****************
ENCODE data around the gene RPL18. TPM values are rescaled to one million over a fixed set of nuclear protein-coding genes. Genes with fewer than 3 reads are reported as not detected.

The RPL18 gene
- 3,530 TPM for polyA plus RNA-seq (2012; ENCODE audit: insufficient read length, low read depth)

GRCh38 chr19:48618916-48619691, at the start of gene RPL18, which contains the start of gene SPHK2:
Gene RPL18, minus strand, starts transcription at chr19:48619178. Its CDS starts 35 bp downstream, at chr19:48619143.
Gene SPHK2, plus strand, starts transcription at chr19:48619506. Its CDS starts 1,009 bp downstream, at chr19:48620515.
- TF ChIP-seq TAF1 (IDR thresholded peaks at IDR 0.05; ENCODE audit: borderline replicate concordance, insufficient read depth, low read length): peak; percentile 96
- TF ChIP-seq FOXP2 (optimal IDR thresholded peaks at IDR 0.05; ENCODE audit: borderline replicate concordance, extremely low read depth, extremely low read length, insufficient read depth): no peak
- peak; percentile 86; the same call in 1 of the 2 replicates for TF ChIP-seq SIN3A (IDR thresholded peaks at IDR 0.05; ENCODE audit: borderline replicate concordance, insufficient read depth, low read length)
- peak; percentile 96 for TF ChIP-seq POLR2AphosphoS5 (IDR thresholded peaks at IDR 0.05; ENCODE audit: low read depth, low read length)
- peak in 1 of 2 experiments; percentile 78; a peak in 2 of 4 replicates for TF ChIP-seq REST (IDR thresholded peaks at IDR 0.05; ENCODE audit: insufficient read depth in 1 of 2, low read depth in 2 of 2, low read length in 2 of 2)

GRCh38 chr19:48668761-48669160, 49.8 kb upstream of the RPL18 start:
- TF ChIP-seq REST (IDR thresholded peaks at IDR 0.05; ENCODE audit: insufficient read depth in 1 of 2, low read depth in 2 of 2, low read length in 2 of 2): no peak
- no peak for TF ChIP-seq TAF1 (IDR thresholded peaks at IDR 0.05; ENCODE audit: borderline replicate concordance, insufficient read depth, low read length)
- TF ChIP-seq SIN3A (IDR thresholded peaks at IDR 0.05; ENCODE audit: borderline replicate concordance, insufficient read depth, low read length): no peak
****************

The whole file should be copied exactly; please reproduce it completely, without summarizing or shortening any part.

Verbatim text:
ENCODE data around the gene RPL18. TPM values are rescaled to one million over a fixed set of nuclear protein-coding genes. Genes with fewer than 3 reads are reported as not detected.

The RPL18 gene
- 3,530 TPM for polyA plus RNA-seq (2012; ENCODE audit: insufficient read length, low read depth)

GRCh38 chr19:48618916-48619691, at the start of gene RPL18, which contains the start of gene SPHK2:
Gene RPL18, minus strand, starts transcription at chr19:48619178. Its CDS starts 35 bp downstream, at chr19:48619143.
Gene SPHK2, plus strand, starts transcription at chr19:48619506. Its CDS starts 1,009 bp downstream, at chr19:48620515.
- TF ChIP-seq TAF1 (IDR thresholded peaks at IDR 0.05; ENCODE audit: borderline replicate concordance, insufficient read depth, low read length): peak; percentile 96
- TF ChIP-seq FOXP2 (optimal IDR thresholded peaks at IDR 0.05; ENCODE audit: borderline replicate concordance, extremely low read depth, extremely low read length, insufficient read depth): no peak
- peak; percentile 86; the same call in 1 of the 2 replicates for TF ChIP-seq SIN3A (IDR thresholded peaks at IDR 0.05; ENCODE audit: borderline replicate concordance, insufficient read depth, low read length)
- peak; percentile 96 for TF ChIP-seq POLR2AphosphoS5 (IDR thresholded peaks at IDR 0.05; ENCODE audit: low read depth, low read length)
- peak in 1 of 2 experiments; percentile 78; a peak in 2 of 4 replicates for TF ChIP-seq REST (IDR thresholded peaks at IDR 0.05; ENCODE audit: insufficient read depth in 1 of 2, low read depth in 2 of 2, low read length in 2 of 2)

GRCh38 chr19:48668761-48669160, 49.8 kb upstream of the RPL18 start:
- TF ChIP-seq REST (IDR thresholded peaks at IDR 0.05; ENCODE audit: insufficient read depth in 1 of 2, low read depth in 2 of 2, low read length in 2 of 2): no peak
- no peak for TF ChIP-seq TAF1 (IDR thresholded peaks at IDR 0.05; ENCODE audit: borderline replicate concordance, insufficient read depth, low read length)
- TF ChIP-seq SIN3A (IDR thresholded peaks at IDR 0.05; ENCODE audit: borderline replicate concordance, insufficient read depth, low read length): no peak